Plague and Yersinia pestis: some knowns and unknowns

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Ruifu Yang* Beijing Institute of Microbiology and Epidemiology, Academy of Military Medical Sciences, Beijing 100071, China.

Steve Atkinson 2.School of Life Sciences, Centre for Biomolecular Science, University of Nottingham, Nottingham, United Kingdom.

Ziqi Chen Vanke School of Public Health, Tsinghua University, Beijing 100084, China

Yujun Cui Beijing Institute of Microbiology and Epidemiology, Academy of Military Medical Sciences, Beijing 100071, China.

Zongmin Du Beijing Institute of Microbiology and Epidemiology, Academy of Military Medical Sciences, Beijing 100071, China.

Yanping Han Beijing Institute of Microbiology and Epidemiology, Academy of Military Medical Sciences, Beijing 100071, China.

Florent Sebbane Univ. Lille, CNRS, Inserm, CHU Lille, Institut Pasteur Lille, U1019-UMR 9017-CIIL-Center for Infection and Immunity of Lille, F-59000 Lille, France.

Philip Slavin Division of History and Politics, University of Stirling, Stirling FK9 4LJ, UK

Yajun Song Beijing Institute of Microbiology and Epidemiology, Academy of Military Medical Sciences, Beijing 100071, China

Yanfeng Yan Beijing Institute of Microbiology and Epidemiology, Academy of Military Medical Sciences, Beijing 100071, China

Yarong Wu Beijing Institute of Microbiology and Epidemiology, Academy of Military Medical Sciences, Beijing 100071, China

Lei Xu Vanke School of Public Health, Tsinghua University, Beijing 100084, China

Chutian Zhang College of Natural Resources and Environment, Northwest A&F University, Yangling 712100, China

Yun Zhang Vanke School of Public Health, Tsinghua University, Beijing 100084, China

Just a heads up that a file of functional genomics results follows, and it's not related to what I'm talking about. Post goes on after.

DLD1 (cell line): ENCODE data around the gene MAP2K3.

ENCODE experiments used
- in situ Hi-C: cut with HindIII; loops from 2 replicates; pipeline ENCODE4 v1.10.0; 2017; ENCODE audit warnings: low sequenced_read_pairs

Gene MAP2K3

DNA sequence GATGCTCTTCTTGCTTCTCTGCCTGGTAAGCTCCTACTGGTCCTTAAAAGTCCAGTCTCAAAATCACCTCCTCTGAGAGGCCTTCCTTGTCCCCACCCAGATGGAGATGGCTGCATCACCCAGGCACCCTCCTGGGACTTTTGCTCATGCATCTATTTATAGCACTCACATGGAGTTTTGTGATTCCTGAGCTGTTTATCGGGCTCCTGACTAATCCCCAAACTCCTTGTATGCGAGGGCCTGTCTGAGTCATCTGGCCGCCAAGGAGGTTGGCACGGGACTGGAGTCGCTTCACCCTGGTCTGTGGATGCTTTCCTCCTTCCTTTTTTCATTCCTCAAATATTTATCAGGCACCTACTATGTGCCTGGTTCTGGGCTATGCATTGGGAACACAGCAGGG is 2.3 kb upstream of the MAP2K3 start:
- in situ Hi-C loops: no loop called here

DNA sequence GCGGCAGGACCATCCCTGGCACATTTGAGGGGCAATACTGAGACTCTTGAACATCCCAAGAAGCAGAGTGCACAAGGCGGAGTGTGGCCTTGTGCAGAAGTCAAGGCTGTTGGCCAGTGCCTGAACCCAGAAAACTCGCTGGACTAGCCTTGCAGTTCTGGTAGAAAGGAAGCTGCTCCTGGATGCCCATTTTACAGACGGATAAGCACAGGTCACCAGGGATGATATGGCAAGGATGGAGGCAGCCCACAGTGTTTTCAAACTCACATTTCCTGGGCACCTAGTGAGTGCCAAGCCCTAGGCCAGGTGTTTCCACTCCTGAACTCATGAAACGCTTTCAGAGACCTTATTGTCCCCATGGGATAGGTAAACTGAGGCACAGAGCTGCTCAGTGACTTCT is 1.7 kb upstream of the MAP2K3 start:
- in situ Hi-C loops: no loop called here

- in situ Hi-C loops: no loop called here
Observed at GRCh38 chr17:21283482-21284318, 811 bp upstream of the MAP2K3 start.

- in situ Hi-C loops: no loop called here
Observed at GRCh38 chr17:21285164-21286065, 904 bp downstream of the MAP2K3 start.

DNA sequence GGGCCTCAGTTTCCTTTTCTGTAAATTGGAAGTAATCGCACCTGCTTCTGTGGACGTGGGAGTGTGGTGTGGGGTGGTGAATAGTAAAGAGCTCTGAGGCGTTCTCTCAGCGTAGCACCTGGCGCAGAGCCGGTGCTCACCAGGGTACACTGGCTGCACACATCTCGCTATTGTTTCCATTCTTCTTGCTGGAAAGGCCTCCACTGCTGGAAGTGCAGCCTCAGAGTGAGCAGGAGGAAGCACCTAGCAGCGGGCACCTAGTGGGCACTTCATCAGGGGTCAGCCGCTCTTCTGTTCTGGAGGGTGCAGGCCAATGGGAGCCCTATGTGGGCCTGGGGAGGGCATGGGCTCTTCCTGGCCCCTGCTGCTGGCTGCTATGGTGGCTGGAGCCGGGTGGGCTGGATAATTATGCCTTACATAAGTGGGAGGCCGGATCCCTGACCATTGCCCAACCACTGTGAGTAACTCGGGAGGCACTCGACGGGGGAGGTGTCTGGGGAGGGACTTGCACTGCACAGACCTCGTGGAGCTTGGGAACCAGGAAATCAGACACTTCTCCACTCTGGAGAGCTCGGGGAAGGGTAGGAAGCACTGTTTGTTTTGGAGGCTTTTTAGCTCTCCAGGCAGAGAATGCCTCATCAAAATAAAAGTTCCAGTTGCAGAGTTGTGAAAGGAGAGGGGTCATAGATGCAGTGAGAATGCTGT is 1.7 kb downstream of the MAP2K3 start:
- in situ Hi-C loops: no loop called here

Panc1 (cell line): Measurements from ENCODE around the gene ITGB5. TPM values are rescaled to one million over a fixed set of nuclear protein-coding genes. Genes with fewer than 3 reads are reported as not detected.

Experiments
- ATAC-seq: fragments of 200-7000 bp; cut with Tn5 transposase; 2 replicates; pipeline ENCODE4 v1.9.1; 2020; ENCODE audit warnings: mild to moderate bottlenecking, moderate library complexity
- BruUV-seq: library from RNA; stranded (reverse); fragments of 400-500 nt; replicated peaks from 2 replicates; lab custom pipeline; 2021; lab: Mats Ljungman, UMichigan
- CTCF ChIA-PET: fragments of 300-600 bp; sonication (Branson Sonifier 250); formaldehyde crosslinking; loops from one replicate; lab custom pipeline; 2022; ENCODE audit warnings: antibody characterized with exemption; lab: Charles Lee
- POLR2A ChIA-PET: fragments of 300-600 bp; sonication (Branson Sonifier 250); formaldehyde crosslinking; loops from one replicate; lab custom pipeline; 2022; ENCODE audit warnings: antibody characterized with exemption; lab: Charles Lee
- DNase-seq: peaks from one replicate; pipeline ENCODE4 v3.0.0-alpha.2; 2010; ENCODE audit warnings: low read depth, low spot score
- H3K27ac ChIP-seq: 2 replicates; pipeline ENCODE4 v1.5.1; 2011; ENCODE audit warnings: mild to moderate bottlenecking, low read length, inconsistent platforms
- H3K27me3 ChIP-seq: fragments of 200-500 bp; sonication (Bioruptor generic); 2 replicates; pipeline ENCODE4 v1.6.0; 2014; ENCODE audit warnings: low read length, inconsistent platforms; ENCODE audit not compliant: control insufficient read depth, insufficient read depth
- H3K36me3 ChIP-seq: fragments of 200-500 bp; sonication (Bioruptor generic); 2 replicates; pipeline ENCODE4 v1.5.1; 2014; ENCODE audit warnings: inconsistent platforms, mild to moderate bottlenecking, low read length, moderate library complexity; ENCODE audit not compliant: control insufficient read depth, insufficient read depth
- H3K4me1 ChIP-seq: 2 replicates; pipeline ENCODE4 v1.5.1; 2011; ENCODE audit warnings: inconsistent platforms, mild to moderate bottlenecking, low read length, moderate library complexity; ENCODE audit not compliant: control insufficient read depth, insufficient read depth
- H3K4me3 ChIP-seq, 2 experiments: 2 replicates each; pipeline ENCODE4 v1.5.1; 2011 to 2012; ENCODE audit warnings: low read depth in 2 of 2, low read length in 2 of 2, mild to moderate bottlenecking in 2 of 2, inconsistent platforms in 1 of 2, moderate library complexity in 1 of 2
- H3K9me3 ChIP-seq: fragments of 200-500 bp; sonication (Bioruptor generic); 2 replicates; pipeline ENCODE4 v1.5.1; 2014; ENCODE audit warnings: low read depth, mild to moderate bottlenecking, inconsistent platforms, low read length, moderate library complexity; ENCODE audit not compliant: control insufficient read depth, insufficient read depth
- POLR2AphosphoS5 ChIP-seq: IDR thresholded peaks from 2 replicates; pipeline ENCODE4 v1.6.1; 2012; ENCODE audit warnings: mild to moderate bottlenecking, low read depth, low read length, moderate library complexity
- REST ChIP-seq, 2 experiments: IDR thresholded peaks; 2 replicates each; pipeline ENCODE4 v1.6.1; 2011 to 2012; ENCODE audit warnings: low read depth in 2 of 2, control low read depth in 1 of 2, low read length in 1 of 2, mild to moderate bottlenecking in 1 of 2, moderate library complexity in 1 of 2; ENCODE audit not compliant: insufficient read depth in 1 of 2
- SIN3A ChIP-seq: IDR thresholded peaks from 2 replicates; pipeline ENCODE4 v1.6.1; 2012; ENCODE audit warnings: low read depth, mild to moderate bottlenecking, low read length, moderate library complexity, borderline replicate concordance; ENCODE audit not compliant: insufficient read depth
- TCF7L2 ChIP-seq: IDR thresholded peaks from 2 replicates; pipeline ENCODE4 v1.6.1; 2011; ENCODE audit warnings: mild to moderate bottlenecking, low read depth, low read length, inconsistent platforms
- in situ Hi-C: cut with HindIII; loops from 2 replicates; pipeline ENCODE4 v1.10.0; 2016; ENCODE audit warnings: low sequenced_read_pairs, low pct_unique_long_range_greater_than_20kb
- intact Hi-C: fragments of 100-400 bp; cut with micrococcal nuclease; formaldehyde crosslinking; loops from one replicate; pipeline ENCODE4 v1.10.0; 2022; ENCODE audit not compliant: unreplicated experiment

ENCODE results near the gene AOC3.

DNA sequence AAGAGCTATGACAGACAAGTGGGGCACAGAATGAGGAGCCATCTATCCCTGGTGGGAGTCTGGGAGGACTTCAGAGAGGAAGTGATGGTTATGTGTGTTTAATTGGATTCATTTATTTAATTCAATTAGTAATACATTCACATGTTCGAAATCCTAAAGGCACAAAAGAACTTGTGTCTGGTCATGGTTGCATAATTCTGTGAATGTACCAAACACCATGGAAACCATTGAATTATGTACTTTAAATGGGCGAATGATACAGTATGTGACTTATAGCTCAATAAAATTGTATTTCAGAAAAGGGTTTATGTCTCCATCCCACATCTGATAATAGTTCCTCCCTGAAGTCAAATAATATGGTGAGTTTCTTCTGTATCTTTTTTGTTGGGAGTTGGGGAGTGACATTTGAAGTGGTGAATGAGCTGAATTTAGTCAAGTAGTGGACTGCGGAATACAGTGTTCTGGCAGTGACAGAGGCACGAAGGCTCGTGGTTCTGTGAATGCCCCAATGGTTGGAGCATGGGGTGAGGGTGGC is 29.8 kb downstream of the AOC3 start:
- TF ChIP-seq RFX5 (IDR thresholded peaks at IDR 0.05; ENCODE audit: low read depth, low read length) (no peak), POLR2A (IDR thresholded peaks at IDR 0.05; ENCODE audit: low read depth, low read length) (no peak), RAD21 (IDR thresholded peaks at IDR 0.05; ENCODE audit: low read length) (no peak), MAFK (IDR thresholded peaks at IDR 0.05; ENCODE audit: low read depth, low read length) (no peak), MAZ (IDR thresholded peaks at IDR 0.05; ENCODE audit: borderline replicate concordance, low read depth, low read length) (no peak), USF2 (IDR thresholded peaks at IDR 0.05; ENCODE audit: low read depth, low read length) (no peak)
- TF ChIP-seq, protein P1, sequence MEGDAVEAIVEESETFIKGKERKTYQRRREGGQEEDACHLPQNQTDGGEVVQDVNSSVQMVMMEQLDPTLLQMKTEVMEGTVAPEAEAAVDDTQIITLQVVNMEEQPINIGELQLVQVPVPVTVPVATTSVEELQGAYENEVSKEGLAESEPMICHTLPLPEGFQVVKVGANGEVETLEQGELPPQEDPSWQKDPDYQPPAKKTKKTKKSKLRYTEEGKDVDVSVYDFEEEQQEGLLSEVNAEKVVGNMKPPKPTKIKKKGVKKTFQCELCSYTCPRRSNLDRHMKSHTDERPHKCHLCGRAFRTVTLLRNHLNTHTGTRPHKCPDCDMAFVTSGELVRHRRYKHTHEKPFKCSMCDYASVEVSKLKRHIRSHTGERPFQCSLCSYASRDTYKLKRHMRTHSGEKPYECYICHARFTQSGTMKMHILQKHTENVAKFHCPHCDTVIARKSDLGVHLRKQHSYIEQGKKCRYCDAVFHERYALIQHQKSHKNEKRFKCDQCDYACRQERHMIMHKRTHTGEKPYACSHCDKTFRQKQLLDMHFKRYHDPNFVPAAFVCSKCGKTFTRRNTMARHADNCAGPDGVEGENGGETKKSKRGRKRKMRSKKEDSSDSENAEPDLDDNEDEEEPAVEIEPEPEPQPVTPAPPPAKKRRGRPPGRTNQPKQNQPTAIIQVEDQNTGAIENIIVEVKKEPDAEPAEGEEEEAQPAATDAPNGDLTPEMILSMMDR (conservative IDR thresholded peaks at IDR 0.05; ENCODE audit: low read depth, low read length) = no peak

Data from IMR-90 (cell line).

B.Joseph Hinnebusch Laboratory of Bacteriology, Rocky Mountain Laboratories, National Institute of Allergy and Infectious Diseases, NIH, Hamilton, Montana, USA

Nils Chr. Stenseth Centre for Ecological and Evolutionary Synthesis, Department of Biosciences, University of Oslo, N-0316 Oslo, Norway

Vladimir L.Motin* Department of Pathology, University of Texas Medical Branch, Galveston, TX, USA


Abstract

Since its first identification in 1894 during the third pandemic in Hong Kong, there has been significant progress of understanding the lifestyle of Yersinia pestis, the pathogen that is responsible for plague. Although we now have some understanding of the pathogen’s physiology, genetics, genomics, evolution, gene regulation, pathogenesis and immunity, there are many unknown aspects of the pathogen and its disease development. Here, we focus on some of the knowns and unknowns relating to Y. pestis and plague. We notably focus on some key Y pestis physiological and virulence traits that are important for its mammal-flea-mammal life cycle but also its emergence from the enteropathogen Yersinia pseudotuberculosis. Some aspects of the genetic diversity of Y. pestis, the distribution and ecology of plague as well as the medical countermeasures to protect our population are also provided. Lastly, we present some biosafety and biosecurity information related to Y. pestis and plague.

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Bioinformatics, Immunology
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  • 06 Jan 2023 08:37 Version 1
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